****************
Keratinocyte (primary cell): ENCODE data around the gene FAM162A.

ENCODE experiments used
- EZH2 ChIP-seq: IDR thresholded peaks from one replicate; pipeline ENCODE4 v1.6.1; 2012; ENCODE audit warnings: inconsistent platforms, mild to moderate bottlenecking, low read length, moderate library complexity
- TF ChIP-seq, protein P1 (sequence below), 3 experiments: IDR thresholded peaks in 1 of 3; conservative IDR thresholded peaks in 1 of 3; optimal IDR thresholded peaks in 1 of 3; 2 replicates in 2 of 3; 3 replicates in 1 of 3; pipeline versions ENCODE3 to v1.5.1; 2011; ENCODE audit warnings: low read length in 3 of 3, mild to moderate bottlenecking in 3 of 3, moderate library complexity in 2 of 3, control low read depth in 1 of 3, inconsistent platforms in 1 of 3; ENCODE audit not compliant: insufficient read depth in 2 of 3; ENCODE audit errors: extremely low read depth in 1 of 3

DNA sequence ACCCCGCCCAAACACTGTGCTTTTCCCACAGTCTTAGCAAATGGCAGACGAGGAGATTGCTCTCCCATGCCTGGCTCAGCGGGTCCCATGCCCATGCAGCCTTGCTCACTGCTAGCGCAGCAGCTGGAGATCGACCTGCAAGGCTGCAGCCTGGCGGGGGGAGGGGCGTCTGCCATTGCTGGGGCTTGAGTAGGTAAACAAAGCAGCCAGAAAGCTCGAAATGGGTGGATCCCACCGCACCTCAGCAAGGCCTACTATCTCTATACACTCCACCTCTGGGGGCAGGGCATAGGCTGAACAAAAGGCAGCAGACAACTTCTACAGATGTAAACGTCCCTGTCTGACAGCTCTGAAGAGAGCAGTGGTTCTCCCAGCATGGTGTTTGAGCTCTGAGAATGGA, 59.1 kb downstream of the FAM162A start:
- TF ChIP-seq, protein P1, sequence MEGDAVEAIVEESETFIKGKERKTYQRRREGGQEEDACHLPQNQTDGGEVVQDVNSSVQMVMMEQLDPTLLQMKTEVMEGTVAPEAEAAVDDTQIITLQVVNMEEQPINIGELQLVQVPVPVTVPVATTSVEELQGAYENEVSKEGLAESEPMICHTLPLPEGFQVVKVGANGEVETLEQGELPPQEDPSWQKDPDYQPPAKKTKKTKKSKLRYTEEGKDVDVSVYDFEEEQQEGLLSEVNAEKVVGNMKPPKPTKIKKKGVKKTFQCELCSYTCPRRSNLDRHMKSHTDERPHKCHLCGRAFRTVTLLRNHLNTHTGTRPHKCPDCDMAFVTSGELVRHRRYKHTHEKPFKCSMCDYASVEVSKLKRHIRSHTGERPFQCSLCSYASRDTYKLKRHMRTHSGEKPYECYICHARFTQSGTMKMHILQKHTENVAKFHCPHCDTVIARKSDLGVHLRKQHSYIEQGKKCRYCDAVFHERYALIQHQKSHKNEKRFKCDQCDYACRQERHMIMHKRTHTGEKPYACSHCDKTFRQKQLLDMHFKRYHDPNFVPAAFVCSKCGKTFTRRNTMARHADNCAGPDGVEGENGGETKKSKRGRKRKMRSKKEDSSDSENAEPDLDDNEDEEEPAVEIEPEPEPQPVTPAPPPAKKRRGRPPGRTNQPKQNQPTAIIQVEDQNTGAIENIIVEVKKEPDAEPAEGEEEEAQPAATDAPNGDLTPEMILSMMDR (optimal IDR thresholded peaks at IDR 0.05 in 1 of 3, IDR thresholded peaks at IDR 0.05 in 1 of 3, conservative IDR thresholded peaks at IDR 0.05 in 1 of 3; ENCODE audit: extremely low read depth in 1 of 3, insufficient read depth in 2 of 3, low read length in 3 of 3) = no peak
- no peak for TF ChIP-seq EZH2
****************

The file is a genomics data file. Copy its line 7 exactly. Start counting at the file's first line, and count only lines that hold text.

- no peak for TF ChIP-seq EZH2